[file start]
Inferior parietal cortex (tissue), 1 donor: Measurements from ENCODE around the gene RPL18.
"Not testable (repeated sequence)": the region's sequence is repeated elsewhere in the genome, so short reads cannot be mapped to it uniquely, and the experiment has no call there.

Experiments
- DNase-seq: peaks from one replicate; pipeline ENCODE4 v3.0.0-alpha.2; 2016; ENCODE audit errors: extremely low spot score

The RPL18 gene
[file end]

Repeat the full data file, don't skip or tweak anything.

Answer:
Inferior parietal cortex (tissue), 1 donor: Measurements from ENCODE around the gene RPL18.
"Not testable (repeated sequence)": the region's sequence is repeated elsewhere in the genome, so short reads cannot be mapped to it uniquely, and the experiment has no call there.

Experiments
- DNase-seq: peaks from one replicate; pipeline ENCODE4 v3.0.0-alpha.2; 2016; ENCODE audit errors: extremely low spot score

The RPL18 gene